Christ Culture Theology

Bonhoeffer’s ethic of suffering solidarity

Right up until the day he was executed—today on April 9, seventy-one years ago—Bonhoeffer was an acting representative of Christ suffering with the victims of Hitler’s reign of terror.

At the heart of Dietrich Bonhoeffer’s theology of the cross was his ethics of suffering solidarity. In the article, “The Incarnation and Crucifixion in Bonhoeffer’s Cost of Discipleship,” Hamish Walker says that Christ’s “willingness to suffer, to endure and overcome, on man’s behalf, the distance between God and man is the proof of His solidarity with man.” In Christ, God reveals to humanity that He is aware of our suffering, is willing to suffer with us—facing the problem head on—and offers solutions to the world’s pain through his representatives on earth.

In the Cambridge Companion to Dietrich Bonhoeffer, Geffrey B. Kelley expands the theology and cruciform discipleship by which Bonhoeffer lived and died:

God does not offer Christians a rational, logically ordered answer to the why of their afflictions. God suffers with them….God in Christ will not offer glib, evasive explanations for the agonizing problems faced by those whose lives have been menaced by the murderous forces of twentieth-century evil. God chooses to suffer with those who suffer, all the while raising up prophets of hope who are spiritually empowered to free God’s people from their captivity.

As God descends into the world through Christ to form a suffering bond with humanity, Bonhoeffer believed that it was his responsibility as a representative of Christ (and thus every Christian’s responsibility) to suffer with his fellow human beings and oppose every evil that sets itself up against God’s people. Nothing was more forming for Bonhoeffer in this regard then his experiences with the African American struggles in Harlem and the oppression of the Jews in his homeland.

According to Reggie L. Williams in Bonhoeffer, Christ and Culture, Bonhoeffer’s “interaction with the…black experience in America and his criticism of the color line in Germany…are important to Bonhoeffer’s deepening understanding of Luther’s theologia crucis….From this basis, Bonhoeffer…began to insist on our solidarity with outcasts, because Christ is hidden in suffering.”

In 1939, Dietrich Bonhoeffer faced a difficult dilemma. The Nazis were ordering all men of his age to register with the military. Bonhoeffer was convinced that this was not God’s will for him, so he decided—with support from his family and friends—to travel to America to avoid the coming war. Once it New York, it had not been over twenty- four hours when Dietrich began to question his decision to flee Germany. It appeared that God was calling him back to Germany to face the Nazis with his fellow Germans. In a letter to Reinhold Niebuhr in July 1939, Bonhoeffer wrote these poignant words (from A Testament to Freedom: The Essential Writings of Dietrich Bonhoeffer):

I have had the time to think and to pray about my situation and that of my nation and to have God’s will for me clarified. I have come to the conclusion that I have made a mistake in coming to America. I must live through this difficult period of our national history with the Christian people of Germany. I shall have no right to participate in the reconstruction of Christian life in Germany after the war if I do not share the trials of this time with my people.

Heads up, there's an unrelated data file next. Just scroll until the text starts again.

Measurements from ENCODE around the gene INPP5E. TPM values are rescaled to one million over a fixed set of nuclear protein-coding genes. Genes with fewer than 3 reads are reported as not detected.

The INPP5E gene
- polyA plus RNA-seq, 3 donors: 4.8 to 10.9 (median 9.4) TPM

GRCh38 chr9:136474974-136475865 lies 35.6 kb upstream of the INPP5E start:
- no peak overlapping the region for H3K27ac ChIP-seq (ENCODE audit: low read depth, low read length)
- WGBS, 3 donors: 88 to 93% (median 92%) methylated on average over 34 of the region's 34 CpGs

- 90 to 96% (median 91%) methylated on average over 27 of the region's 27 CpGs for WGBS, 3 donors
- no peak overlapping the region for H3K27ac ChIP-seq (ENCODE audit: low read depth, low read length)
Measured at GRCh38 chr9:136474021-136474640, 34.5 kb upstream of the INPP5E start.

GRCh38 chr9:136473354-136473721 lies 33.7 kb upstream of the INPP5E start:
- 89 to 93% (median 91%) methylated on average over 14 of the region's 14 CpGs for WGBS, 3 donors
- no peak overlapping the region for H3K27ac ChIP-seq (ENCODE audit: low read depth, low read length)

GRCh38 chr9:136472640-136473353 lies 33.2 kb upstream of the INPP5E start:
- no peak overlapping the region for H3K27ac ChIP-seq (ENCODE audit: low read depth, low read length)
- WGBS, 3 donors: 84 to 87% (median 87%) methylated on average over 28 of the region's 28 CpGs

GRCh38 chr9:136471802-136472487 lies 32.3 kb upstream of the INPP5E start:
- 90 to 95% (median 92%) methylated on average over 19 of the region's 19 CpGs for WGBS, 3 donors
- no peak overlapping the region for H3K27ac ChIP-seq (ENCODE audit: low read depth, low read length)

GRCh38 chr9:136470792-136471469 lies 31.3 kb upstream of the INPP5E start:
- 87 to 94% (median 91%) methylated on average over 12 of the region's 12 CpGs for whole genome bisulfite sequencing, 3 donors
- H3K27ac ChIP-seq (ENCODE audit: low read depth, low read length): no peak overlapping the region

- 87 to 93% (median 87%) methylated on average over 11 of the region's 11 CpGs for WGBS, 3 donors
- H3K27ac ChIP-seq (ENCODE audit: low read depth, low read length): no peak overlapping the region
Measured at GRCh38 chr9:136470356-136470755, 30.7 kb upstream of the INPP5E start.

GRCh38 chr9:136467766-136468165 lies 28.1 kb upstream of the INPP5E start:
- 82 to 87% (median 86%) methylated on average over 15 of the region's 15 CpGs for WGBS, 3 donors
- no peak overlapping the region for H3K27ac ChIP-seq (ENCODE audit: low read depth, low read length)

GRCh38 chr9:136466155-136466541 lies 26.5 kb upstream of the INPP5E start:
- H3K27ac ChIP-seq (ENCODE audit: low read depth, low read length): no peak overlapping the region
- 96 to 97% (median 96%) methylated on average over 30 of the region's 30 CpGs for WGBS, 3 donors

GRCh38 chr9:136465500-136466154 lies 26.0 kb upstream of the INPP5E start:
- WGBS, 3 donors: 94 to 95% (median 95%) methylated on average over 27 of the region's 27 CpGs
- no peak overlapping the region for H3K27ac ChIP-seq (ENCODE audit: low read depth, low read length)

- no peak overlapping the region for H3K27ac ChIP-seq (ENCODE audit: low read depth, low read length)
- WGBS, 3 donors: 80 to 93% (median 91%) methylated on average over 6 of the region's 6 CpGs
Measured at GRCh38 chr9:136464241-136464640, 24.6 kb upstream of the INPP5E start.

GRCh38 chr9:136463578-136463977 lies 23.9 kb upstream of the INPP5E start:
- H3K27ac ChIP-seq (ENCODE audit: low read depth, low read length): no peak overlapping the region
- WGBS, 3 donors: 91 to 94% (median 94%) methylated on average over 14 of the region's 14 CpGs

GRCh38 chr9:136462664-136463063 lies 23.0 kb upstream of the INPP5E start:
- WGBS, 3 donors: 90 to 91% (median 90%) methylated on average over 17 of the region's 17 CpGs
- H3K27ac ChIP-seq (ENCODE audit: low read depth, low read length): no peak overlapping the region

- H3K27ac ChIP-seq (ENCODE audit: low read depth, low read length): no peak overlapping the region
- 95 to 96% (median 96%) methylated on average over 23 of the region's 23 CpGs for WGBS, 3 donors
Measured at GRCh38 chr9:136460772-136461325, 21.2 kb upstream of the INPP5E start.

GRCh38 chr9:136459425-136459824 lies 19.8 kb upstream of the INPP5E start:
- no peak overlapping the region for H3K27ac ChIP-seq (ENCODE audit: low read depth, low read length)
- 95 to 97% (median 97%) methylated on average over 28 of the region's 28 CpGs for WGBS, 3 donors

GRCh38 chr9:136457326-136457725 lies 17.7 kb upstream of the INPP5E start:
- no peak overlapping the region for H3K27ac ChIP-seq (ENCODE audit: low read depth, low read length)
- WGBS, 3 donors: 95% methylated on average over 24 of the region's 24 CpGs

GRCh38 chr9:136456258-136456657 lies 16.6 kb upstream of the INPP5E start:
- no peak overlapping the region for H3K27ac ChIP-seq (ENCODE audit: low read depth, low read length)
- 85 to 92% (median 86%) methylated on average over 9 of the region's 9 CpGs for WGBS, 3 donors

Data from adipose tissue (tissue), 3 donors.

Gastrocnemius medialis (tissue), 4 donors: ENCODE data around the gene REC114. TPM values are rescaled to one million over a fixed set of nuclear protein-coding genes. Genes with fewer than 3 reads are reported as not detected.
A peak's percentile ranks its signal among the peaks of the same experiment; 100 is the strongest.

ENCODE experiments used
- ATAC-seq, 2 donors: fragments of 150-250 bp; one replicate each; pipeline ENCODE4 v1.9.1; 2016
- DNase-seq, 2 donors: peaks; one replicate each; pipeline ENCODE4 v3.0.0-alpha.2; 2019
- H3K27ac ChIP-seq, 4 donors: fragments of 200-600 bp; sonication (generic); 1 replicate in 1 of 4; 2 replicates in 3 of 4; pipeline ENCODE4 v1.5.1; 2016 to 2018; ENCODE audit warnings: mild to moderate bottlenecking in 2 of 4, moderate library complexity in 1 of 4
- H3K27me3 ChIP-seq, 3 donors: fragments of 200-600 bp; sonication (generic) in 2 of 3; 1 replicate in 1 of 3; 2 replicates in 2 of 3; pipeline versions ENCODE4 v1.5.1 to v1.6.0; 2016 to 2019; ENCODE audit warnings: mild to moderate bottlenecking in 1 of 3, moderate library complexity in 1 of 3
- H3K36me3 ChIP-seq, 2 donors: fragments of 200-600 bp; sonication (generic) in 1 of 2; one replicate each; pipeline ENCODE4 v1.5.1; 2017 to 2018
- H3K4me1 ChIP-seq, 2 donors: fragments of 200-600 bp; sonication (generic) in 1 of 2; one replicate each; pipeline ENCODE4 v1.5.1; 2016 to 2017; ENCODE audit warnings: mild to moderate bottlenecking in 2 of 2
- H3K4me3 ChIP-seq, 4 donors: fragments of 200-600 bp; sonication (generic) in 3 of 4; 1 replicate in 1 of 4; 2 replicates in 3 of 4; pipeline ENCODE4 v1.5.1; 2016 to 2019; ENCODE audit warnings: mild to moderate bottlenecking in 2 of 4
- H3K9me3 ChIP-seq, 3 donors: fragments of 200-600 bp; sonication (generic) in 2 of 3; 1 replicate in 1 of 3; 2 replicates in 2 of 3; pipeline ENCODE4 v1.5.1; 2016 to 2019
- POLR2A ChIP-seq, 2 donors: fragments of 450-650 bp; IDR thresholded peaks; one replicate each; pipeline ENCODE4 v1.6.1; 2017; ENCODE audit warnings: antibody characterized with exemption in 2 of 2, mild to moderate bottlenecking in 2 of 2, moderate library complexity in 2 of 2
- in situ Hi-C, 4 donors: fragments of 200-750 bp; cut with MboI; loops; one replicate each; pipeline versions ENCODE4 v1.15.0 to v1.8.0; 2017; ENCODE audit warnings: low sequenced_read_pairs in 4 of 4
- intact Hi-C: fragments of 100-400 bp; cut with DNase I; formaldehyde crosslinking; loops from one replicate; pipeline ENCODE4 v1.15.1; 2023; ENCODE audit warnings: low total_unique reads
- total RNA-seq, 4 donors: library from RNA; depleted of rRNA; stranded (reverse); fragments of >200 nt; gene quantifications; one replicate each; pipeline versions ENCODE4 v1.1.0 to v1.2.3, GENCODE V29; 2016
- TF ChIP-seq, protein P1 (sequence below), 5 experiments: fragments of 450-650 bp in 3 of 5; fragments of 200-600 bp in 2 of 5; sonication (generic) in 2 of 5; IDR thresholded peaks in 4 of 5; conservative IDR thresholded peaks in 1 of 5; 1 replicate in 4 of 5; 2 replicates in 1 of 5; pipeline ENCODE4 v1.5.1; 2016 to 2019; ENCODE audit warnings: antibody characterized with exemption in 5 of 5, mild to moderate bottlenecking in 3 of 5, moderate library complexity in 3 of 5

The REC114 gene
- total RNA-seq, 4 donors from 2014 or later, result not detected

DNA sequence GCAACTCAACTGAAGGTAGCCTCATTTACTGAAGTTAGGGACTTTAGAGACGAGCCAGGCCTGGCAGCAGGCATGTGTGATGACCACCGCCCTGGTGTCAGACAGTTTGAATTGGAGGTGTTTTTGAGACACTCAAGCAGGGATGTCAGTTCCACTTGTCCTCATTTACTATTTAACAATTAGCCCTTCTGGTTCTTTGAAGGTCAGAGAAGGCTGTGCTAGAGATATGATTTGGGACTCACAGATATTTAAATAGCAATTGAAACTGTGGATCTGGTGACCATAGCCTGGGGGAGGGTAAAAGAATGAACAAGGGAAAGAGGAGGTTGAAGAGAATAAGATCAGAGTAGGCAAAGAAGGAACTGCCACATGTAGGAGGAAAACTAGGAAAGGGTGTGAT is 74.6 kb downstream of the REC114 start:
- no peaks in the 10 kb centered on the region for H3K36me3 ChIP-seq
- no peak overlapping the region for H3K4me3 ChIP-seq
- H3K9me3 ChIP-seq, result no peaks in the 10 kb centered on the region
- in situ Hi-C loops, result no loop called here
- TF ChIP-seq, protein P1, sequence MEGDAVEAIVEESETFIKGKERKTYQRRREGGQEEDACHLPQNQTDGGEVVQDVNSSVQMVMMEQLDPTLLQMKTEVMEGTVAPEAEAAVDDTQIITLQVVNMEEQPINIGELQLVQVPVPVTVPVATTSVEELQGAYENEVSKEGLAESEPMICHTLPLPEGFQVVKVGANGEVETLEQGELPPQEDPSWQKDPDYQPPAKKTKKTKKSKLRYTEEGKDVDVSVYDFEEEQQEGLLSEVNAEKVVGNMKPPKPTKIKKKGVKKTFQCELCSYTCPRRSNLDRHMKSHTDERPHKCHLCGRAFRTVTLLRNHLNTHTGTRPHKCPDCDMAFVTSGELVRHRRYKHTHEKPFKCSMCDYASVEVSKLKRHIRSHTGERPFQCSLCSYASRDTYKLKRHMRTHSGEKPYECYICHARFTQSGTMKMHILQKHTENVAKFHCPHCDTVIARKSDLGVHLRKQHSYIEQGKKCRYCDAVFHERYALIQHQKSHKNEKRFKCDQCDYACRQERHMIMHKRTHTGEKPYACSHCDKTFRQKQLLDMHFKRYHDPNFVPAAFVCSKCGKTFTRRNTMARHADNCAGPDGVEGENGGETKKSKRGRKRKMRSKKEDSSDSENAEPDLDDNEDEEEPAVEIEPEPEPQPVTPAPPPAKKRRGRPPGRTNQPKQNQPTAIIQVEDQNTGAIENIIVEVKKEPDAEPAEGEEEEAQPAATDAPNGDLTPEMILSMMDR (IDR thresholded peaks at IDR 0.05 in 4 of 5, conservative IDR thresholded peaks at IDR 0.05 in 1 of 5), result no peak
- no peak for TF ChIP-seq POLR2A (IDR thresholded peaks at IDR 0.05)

Bonhoeffer only stayed in New York for twenty-six days, and by August 26two and half months after he landed in America by ship—he was back in Berlin.

This experience marked a dramatic turning point in Bonhoeffer’s life. From here on, he began to actively partake in the resistance against Hitler, which included an effort to rescue fourteen Jews by providing safe passage to Switzerland, officially known as Operation 7.  In the article, “Religionless Christianity and Vulnerable Discipleship: The Interfaith Promise of Bonhoeffer’s Theology,” David H. Jensen writes:

Bonhoeffer’s participation in Operation 7…offers…evidence of his solidarity with those most vulnerable under Nazi terror. By the fall of 1941 and continuing until his arrest, Bonhoeffer’s cumulative actions displayed a concern with those victimized most brutally by Nazism and a willingness to put himself at risk on their behalf.

Everything Bonhoeffer believed about the Church (that it should be for others), discipleship (that it is fellowship with the suffering) and ethics (that Christ forms us for ethical action), was materializing in his life. Indeed, for Bonhoeffer, “Life in Christ can be nothing less than solidarity with the world,” Jensen adds.

He understood very well what this meant for him as a Christian in the context of Nazi Germany, and we can learn from him today. Jensen continues:

…in Bonhoeffer’s context, this focus on suffering proved decidedly subversive: Following the Crucified One, Christians were thrown into solidarity with those Jews whom the State was annihilating. The vulnerability of the cross was not for its own sake but for the sake of God’s relationship with the world and humans’ relationships with each other, particularly with those most vulnerable under Nazi tyranny.

Bonhoeffer displays for us a deeply committed follower of Jesus submitted to the will of God; a who man who offered his body as a vessel where Christ could become concretely present in the world through suffering solidarity and passionate love.

On the anniversary of his death, it’s fair to say that Bonhoeffer’s cruciform discipleship was one of the most extraordinary examples of Christ’s love (and Christ-likeness) we have from the 20th century.

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